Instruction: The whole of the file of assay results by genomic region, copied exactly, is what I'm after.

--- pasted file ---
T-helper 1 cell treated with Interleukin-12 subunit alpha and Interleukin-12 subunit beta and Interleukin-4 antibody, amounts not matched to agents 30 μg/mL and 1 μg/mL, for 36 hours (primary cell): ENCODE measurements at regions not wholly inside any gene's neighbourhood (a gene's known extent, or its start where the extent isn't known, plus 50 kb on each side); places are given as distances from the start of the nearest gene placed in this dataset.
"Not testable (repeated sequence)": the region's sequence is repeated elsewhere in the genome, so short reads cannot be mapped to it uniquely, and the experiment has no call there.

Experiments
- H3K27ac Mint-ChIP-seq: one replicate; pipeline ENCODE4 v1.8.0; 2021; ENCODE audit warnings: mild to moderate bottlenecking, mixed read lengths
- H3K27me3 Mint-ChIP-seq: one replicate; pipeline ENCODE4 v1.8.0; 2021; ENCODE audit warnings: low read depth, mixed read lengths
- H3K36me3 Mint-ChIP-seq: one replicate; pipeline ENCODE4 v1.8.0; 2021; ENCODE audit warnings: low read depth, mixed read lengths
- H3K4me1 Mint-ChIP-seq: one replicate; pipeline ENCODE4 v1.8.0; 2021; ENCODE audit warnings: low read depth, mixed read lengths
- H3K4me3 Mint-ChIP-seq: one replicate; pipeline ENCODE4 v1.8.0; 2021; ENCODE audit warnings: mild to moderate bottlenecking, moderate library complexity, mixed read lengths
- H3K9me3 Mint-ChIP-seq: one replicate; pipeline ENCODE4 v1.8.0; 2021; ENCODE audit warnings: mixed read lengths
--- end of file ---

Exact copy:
T-helper 1 cell treated with Interleukin-12 subunit alpha and Interleukin-12 subunit beta and Interleukin-4 antibody, amounts not matched to agents 30 μg/mL and 1 μg/mL, for 36 hours (primary cell): ENCODE measurements at regions not wholly inside any gene's neighbourhood (a gene's known extent, or its start where the extent isn't known, plus 50 kb on each side); places are given as distances from the start of the nearest gene placed in this dataset.
"Not testable (repeated sequence)": the region's sequence is repeated elsewhere in the genome, so short reads cannot be mapped to it uniquely, and the experiment has no call there.

Experiments
- H3K27ac Mint-ChIP-seq: one replicate; pipeline ENCODE4 v1.8.0; 2021; ENCODE audit warnings: mild to moderate bottlenecking, mixed read lengths
- H3K27me3 Mint-ChIP-seq: one replicate; pipeline ENCODE4 v1.8.0; 2021; ENCODE audit warnings: low read depth, mixed read lengths
- H3K36me3 Mint-ChIP-seq: one replicate; pipeline ENCODE4 v1.8.0; 2021; ENCODE audit warnings: low read depth, mixed read lengths
- H3K4me1 Mint-ChIP-seq: one replicate; pipeline ENCODE4 v1.8.0; 2021; ENCODE audit warnings: low read depth, mixed read lengths
- H3K4me3 Mint-ChIP-seq: one replicate; pipeline ENCODE4 v1.8.0; 2021; ENCODE audit warnings: mild to moderate bottlenecking, moderate library complexity, mixed read lengths
- H3K9me3 Mint-ChIP-seq: one replicate; pipeline ENCODE4 v1.8.0; 2021; ENCODE audit warnings: mixed read lengths